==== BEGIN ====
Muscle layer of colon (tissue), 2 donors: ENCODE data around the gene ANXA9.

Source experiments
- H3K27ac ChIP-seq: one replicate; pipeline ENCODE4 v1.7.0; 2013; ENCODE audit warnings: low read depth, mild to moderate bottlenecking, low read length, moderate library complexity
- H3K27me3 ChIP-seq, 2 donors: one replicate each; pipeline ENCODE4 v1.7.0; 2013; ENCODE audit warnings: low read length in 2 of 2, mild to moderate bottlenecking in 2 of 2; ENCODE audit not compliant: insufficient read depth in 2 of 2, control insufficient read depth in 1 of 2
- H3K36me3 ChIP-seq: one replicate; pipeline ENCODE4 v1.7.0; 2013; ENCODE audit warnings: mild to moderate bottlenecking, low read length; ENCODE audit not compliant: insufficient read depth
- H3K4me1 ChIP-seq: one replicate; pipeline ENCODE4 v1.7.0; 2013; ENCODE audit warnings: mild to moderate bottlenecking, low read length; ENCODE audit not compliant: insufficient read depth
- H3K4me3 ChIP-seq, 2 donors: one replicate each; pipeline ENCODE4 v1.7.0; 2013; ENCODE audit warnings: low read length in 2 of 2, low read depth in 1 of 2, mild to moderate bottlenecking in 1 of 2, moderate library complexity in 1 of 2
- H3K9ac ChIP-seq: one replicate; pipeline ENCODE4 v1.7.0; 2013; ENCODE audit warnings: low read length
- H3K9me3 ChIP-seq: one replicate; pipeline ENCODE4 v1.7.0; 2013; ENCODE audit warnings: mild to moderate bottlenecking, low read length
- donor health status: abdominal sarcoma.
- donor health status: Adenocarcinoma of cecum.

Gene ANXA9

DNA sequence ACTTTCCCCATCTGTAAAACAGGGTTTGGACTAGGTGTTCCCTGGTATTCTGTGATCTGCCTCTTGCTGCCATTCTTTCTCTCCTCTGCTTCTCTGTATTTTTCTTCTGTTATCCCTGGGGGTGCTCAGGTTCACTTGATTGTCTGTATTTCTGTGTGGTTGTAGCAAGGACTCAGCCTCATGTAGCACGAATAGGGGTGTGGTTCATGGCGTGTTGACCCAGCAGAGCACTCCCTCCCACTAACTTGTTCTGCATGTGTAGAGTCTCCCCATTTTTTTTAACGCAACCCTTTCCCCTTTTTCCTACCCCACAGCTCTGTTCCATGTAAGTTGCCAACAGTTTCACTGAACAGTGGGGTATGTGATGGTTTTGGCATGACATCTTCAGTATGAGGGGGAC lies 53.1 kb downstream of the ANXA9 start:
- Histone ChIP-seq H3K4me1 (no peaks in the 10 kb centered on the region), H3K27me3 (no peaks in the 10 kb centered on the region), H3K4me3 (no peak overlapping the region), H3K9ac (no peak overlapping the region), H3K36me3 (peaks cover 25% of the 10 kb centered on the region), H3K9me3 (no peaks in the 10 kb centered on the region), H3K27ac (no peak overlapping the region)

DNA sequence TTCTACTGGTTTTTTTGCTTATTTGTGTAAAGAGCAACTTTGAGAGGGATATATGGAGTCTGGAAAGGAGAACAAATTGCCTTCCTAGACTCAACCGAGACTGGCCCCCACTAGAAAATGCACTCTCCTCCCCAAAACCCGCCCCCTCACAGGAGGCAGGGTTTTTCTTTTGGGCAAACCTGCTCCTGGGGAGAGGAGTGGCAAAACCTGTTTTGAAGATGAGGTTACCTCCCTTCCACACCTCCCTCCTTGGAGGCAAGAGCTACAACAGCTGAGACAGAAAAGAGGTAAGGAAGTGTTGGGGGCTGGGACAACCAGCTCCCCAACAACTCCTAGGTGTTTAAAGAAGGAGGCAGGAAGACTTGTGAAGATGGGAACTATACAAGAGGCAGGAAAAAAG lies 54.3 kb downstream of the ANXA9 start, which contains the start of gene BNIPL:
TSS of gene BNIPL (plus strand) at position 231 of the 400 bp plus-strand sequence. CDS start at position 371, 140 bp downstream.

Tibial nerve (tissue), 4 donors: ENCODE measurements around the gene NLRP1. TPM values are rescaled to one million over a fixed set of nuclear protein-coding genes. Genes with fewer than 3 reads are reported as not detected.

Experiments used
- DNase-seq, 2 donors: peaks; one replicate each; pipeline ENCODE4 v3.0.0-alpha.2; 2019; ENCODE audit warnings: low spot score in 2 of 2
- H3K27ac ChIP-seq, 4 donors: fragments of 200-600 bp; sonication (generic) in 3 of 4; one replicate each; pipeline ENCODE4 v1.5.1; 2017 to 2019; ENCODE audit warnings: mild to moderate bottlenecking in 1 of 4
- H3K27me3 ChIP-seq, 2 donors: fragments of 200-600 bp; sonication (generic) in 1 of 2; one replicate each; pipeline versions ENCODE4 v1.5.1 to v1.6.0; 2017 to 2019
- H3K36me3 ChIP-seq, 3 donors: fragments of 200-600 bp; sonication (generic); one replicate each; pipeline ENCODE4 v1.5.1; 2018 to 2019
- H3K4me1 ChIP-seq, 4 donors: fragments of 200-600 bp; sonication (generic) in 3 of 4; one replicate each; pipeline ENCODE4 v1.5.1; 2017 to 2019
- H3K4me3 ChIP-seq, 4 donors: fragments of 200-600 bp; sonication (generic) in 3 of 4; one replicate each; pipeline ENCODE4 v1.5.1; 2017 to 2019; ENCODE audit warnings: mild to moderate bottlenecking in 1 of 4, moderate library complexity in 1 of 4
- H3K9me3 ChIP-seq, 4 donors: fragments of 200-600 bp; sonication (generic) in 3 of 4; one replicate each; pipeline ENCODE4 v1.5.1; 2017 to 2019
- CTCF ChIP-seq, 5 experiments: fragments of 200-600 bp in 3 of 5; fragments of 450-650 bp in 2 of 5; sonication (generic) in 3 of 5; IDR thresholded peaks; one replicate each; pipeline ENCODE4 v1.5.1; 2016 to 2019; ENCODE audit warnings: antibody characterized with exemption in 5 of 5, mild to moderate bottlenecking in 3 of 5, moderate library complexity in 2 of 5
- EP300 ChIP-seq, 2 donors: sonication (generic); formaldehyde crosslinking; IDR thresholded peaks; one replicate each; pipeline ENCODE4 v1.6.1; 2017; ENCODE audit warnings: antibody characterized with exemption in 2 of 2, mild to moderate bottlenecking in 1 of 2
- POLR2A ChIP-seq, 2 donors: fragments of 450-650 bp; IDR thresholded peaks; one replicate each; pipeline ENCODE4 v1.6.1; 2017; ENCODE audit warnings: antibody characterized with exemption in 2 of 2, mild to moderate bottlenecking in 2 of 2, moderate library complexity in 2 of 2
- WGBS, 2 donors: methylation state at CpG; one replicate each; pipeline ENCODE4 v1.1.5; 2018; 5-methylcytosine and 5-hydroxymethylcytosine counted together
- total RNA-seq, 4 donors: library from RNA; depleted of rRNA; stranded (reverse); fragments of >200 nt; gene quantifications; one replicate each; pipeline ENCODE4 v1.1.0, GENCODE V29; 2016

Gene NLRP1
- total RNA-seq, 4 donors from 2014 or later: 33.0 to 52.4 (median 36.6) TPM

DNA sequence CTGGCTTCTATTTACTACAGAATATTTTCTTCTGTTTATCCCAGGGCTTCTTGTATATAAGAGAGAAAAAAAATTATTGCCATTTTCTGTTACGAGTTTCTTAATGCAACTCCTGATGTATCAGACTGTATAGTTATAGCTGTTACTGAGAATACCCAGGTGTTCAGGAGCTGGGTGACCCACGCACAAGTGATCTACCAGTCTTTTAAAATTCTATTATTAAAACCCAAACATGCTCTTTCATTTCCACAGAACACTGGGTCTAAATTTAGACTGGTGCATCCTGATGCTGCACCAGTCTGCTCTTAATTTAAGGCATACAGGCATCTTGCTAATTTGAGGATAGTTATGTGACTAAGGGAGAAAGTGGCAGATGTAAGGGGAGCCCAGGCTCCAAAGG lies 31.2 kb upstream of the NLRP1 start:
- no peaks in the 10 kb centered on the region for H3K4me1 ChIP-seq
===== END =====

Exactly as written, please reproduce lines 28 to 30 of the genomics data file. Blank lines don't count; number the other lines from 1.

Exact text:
- POLR2A ChIP-seq, 2 donors: fragments of 450-650 bp; IDR thresholded peaks; one replicate each; pipeline ENCODE4 v1.6.1; 2017; ENCODE audit warnings: antibody characterized with exemption in 2 of 2, mild to moderate bottlenecking in 2 of 2, moderate library complexity in 2 of 2
- WGBS, 2 donors: methylation state at CpG; one replicate each; pipeline ENCODE4 v1.1.5; 2018; 5-methylcytosine and 5-hydroxymethylcytosine counted together
- total RNA-seq, 4 donors: library from RNA; depleted of rRNA; stranded (reverse); fragments of >200 nt; gene quantifications; one replicate each; pipeline ENCODE4 v1.1.0, GENCODE V29; 2016